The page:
MARCH 1998OSHA's "Cooperative" Compliance Program faces uncertain future
By Robert LaBombard
A federal appeals court on Feb. 17 enjoined OSHA from implementing its controversial "Cooperative Compliance Program" (CCP) while the court reviews the program's legality.
OSHA had begun a national effort to identify employers to be invited to take part in a "cooperative program." The first step was to identify employers with the highest Lost Work Day Injury and Illness rates (LWDII). Using data from a national survey, OSHA also listed:
- The worst 500 companies in the USA. Fifty of these are in New York and New Jersey (NY/NJ).
- Employers with LWDII over 7 (including 1200 in NY/NJ).
- Employers that reported an LWDII of 0 (including 700 in New York and New Jersey). This is unrealistic and presumed to be misleading.
- Employers that did not respond to the survey (including 502 in NY/NJ).
OSHA had planned to visit the 50 worst companies for complete floor-to-ceiling inspections without advance warning of the time of the visit.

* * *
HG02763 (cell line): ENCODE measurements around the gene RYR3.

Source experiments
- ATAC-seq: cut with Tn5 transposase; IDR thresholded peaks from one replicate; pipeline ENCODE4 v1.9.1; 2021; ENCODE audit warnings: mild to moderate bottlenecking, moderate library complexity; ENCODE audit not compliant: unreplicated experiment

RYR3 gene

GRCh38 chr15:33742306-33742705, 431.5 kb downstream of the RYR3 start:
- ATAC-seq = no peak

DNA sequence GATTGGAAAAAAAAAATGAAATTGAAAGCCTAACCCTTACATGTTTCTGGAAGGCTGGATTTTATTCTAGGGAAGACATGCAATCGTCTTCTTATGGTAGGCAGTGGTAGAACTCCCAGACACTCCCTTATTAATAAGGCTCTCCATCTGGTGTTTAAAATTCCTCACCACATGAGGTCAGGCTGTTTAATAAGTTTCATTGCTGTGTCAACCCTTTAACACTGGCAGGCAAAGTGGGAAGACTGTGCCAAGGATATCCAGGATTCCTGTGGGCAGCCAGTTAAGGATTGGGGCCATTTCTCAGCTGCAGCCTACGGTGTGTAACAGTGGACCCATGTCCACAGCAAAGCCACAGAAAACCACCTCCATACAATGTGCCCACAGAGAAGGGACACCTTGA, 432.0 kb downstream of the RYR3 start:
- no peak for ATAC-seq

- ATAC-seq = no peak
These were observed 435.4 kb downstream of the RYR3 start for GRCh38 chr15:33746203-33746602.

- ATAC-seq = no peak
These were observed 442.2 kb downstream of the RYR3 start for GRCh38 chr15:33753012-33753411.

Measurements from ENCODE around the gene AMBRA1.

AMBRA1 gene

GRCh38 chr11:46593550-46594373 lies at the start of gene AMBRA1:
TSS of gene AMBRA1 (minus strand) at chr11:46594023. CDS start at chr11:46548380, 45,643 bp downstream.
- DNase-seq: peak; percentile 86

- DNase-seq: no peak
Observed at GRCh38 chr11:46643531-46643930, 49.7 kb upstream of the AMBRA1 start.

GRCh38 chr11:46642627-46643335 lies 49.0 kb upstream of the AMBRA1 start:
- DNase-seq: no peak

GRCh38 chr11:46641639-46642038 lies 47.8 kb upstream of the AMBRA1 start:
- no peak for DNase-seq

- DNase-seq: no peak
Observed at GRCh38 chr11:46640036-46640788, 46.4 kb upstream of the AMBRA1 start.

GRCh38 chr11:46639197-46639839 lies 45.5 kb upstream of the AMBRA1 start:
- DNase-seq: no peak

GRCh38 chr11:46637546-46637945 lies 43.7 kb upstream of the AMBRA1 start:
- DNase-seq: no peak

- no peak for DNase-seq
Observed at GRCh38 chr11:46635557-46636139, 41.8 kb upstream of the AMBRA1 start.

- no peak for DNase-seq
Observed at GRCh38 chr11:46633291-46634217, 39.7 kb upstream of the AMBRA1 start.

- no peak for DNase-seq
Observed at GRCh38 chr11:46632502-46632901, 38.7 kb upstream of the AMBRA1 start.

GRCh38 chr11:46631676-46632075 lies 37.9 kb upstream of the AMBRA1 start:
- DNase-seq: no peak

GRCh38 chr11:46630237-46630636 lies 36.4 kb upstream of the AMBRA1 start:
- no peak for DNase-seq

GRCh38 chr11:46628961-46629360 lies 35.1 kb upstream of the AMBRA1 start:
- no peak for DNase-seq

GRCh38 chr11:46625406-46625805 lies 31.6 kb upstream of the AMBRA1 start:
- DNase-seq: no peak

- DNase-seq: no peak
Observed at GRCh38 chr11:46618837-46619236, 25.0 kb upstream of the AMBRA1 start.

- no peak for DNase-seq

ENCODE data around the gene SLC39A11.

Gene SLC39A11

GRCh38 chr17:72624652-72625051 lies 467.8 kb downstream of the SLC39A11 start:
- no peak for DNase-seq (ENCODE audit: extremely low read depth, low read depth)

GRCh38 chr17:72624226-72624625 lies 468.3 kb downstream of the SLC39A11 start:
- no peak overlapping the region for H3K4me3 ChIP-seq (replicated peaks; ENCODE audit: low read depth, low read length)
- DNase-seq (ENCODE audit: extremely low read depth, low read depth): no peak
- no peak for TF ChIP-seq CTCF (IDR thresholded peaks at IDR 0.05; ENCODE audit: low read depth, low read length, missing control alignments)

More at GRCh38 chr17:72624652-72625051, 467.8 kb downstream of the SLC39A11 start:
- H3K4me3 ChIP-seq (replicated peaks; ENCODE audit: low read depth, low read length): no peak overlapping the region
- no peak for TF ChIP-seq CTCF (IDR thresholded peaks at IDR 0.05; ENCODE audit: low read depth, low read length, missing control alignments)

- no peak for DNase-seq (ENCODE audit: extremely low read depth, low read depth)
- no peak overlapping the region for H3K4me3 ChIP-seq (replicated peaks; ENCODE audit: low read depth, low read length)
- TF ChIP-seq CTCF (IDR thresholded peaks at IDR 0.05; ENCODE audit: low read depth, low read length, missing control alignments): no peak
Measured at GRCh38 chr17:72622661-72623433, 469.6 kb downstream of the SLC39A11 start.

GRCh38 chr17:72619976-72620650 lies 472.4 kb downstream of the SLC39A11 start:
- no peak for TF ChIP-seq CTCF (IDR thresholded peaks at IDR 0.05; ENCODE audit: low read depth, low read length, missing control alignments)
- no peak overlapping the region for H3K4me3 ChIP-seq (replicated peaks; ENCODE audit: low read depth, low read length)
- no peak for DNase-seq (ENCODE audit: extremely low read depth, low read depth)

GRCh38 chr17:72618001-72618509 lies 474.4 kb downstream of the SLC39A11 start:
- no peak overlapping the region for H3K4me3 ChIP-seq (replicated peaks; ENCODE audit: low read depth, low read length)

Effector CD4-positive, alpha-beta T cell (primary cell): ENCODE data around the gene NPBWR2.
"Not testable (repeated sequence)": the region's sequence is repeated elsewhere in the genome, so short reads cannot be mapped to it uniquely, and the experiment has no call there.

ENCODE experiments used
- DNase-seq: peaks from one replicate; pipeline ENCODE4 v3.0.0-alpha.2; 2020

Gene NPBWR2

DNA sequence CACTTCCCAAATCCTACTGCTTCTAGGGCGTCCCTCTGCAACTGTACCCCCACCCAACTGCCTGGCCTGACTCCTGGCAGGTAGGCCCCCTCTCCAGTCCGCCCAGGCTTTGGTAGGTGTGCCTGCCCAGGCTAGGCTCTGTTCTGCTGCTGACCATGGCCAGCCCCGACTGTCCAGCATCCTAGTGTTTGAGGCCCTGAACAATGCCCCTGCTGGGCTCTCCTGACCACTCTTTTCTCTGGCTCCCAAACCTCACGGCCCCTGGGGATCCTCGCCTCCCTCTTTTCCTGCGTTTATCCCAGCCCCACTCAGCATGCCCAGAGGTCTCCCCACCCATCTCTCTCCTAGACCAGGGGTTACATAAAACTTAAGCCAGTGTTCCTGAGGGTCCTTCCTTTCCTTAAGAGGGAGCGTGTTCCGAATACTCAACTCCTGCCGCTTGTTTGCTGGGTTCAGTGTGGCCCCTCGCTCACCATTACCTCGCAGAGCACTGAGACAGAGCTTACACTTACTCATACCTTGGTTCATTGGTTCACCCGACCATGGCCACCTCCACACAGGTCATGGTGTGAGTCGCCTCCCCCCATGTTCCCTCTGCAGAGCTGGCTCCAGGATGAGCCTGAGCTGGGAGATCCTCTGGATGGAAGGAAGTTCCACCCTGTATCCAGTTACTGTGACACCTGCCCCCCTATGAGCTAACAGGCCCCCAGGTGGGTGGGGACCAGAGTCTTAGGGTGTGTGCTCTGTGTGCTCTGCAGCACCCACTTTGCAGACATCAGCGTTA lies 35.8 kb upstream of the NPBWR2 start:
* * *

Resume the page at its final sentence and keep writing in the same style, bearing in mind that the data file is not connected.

Others on these lists were to be sent a letter and offered a "partnership" with OSHA. OSHA would work with employers that commit to developing a safe and healthy workplace. Employers that did not agree to cooperate faced increased risk of inspections. Employers were given until Feb. 17, 1998 to tell OSHA if they planned to participate.
The U.S. Chamber of Commerce spearheaded the industry effort to block OSHA's program, which it called "a shakedown by a government agency."
The program harms employers by forcing them to comply with standards that were not issued through proper regulatory channels, such as requirements for safety and health programs and ergonomics, industry argued. Moreover, CCP is not "voluntary" because of the consequences of not agreeing to "cooperate."
CCP is on hold, and OSHA has reverted to its former inspection schedule. If you have received a letter from OSHA regarding your involvement in this program, you can put it on hold until further court action is taken.
If you received a letter inviting participation in CCP, you may be able to put your need to comply on hold - but some additional safety and health programs may be needed.
Robert LaBombard is assistant director of safety for Lovell Safety Management Co. in New York, a worker compensation safety group manager and provider of complete risk management services. He will be conducting a Business Council-sponsored OSHA Authorized Voluntary Compliance Course April 1-2 in Corning and April 7-8 in Vernon.
March 19, 1998